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NYC subway station at site of 9/11 attack reopens after nearly 2 decades

Rubble and wreckage blocks a southbound track at the Cortlandt Street subway station in New York City in this undated photo taken after the collapse of the World Trade Center.

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A once heavily-used subway station destroyed when the Twin Towers collapsed finally reopened Saturday, nearly two decades after the Sept. 11 attacks. It's one of the last significant parts of the World Trade Center to reopen as lower Manhattan continues to rebuild what was lost.

The Cortlandt Street station on the No. 1 line, which was located directly below the World Trade Center, has sat unused for the last 17 years — even though high-rises sprouted around it, including the new One World Trade Center and the Oculus transportation hub.

When the towers came down, parts of the iconic buildings tore through the terminal. Pictures taken after the attack show the station buried under debris, a gaping hole above it, and its metal beams bent nearly in half. The ceiling had to be completely renovated and 1,200 feet of track had to be rebuilt, CBS New York reports

Trains began running to the station, now called WTC Cortlandt, at noon local time on Saturday. The reopening also comes just days before the 17th anniversary of the 9/11 attacks.

"The station's name references its location within the World Trade Center site as well as its legacy under Cortlandt Street, which existed above the station when the 1 line originally opened in July 1918 but was demolished during the construction of the World Trade Center in the late 1960s," the MTA said in a statement.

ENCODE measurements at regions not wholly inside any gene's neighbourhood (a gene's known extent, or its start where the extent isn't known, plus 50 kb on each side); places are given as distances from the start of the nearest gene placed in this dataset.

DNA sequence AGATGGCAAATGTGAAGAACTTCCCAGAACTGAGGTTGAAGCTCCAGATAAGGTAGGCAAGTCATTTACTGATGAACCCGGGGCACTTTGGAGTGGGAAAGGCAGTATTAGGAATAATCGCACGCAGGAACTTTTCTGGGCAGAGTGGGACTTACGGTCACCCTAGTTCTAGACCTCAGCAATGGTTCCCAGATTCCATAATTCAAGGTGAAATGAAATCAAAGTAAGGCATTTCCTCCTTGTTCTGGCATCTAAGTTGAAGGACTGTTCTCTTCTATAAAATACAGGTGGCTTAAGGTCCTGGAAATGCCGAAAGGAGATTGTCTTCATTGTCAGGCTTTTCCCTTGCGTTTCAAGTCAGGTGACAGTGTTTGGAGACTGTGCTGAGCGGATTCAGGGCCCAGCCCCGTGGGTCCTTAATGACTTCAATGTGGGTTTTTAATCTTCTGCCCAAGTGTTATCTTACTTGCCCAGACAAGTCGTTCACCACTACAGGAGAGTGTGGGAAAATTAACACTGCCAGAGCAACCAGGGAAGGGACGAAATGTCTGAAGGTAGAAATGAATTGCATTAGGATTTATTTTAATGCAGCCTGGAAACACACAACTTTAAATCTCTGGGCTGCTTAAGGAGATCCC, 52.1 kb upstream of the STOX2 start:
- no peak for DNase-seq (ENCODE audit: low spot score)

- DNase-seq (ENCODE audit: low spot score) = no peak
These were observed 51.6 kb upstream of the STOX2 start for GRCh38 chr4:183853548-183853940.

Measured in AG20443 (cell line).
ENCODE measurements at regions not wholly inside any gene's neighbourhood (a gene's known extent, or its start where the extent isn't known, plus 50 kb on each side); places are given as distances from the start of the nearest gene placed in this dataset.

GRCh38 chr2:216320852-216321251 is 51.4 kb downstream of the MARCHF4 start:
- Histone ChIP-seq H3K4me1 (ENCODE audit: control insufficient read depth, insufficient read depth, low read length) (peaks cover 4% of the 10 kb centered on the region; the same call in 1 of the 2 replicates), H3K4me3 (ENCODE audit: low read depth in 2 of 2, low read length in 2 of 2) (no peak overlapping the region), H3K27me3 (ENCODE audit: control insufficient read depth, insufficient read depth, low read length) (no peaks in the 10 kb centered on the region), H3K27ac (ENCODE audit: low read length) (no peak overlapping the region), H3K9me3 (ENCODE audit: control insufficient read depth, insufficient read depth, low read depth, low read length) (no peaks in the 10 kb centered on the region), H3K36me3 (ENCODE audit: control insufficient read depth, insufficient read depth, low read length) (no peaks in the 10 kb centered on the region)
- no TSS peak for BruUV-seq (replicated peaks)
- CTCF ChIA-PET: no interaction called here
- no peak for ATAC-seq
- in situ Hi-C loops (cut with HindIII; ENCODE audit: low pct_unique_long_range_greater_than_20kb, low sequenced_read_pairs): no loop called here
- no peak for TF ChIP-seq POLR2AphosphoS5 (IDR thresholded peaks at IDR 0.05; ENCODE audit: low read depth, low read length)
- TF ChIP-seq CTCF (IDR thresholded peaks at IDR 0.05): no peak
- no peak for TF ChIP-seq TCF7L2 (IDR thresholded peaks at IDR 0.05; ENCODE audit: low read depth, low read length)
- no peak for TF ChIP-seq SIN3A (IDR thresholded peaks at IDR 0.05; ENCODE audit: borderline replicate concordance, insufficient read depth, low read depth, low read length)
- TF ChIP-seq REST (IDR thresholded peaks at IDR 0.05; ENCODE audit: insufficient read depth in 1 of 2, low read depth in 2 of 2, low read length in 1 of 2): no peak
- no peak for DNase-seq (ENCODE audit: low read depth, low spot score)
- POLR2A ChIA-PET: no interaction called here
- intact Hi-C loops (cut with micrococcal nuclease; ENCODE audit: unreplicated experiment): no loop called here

Over the years, the costs for the project soared from $69 million to $158 million, CBS New York reports. 

Work on the project just started in 2015, The New York Times reports, because New York's Metropolitan Transportation Authority (MTA) was not able to gain control of the site until then. The Port Authority of New York and New Jersey kept the station closed while it worked on restoring the surrounding area.

The new station is fully accessible and is air-tempered to keep subway riders cooler on hot days, the MTA says. It also features a new piece of art, which incorporates text from the Declaration of Independence and the 1948 United Nations Universal Declaration of Human Rights.

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With the re-opening of the WTC Cortlandt Street (1) station, MTA Arts & Design proudly presents “CHORUS” (2018), a new monochromatic marble mosaic by renowned artist #AnnHamilton, fabricated by @mayerofmunich. “CHORUS” marks the historic site below the former #WorldTradeCenter with a field of text in mosaic bas-relief, weaving the words from the US Declaration of Independence with the 1948 UN Universal Declaration of Human Rights, meant to acknowledge the civic ideals and aspirations of humanity and society. The 4,350 square feet of white-on- white tactile surface invites subway riders to engage with the words as they touch the text, creating the opportunity for meaningful personal encounters. .. #MTAArts #WTCCortlandt #CHORUS #subwayart #declarationofindependence #decelarationofhumanrights

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The station will also link the No. 1 train to 11 other subway lines, including the PATH train, according to WCBS 880.

"It will allow people to get on, and they can get to the Upper West Side, they can connect to the number two and number three to take the express to the Upper West Side – it a level of connectivity," Chief Development Officer Janno Lieber told CBS New York.